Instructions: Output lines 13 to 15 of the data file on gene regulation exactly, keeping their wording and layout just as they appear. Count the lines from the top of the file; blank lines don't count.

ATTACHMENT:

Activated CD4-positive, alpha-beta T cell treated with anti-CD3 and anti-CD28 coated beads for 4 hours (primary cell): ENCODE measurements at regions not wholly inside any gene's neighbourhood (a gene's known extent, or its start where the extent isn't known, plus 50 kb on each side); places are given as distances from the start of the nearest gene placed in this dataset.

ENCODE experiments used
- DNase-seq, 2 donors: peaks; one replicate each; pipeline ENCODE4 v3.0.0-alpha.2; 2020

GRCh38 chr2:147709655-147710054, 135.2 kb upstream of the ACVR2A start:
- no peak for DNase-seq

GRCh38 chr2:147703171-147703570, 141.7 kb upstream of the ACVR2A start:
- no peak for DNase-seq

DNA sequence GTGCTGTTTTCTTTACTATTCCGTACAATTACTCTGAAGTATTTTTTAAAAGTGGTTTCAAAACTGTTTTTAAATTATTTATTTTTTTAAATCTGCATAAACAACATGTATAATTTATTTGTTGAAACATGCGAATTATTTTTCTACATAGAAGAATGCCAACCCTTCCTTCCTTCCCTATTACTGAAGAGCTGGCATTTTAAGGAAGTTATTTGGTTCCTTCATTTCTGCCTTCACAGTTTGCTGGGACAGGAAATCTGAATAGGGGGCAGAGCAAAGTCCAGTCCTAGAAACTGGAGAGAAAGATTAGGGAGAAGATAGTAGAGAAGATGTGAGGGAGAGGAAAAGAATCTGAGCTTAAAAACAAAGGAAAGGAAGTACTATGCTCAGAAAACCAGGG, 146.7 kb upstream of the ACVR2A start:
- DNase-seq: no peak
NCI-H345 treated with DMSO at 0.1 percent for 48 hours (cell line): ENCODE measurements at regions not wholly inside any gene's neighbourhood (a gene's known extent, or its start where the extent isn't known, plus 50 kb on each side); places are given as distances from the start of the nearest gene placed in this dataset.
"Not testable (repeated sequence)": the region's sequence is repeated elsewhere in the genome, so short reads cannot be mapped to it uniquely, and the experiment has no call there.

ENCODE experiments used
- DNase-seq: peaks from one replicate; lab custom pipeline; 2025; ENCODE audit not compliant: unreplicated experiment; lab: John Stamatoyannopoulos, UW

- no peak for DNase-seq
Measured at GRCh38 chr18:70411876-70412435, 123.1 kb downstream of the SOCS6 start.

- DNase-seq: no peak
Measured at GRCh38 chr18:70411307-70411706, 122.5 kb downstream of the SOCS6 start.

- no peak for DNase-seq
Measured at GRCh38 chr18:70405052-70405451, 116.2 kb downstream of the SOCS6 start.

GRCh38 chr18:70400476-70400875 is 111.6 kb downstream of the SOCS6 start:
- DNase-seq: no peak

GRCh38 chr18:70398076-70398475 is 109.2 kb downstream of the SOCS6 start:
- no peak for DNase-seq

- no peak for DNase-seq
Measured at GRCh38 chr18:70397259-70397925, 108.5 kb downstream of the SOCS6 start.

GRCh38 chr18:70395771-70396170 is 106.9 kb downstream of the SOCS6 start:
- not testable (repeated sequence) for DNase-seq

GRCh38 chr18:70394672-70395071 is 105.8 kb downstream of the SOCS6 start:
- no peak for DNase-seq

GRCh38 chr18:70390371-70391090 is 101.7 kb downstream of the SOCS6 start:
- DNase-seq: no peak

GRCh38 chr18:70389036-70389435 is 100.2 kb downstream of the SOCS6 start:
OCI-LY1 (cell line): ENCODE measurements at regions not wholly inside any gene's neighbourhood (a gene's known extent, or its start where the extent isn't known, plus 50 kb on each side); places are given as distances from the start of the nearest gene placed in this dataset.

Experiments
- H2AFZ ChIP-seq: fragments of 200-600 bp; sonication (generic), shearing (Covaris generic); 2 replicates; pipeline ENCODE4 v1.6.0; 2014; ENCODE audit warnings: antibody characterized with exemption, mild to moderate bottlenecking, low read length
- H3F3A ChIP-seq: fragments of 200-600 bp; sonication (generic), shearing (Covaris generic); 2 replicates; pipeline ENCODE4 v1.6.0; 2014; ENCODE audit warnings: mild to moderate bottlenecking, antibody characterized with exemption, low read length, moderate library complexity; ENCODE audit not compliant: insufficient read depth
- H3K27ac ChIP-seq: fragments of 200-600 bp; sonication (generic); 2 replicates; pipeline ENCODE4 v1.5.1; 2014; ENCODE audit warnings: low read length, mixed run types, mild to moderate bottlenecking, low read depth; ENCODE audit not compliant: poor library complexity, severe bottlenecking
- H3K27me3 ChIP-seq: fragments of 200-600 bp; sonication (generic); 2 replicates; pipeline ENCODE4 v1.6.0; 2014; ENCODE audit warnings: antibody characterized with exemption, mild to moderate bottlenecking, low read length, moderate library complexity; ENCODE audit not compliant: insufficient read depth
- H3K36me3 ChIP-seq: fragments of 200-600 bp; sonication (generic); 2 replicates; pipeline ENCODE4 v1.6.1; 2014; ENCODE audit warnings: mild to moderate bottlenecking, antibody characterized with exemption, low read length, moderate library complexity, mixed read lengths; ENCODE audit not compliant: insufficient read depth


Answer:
- DNase-seq: peaks from one replicate; lab custom pipeline; 2025; ENCODE audit not compliant: unreplicated experiment; lab: John Stamatoyannopoulos, UW

- no peak for DNase-seq
Measured at GRCh38 chr18:70411876-70412435, 123.1 kb downstream of the SOCS6 start.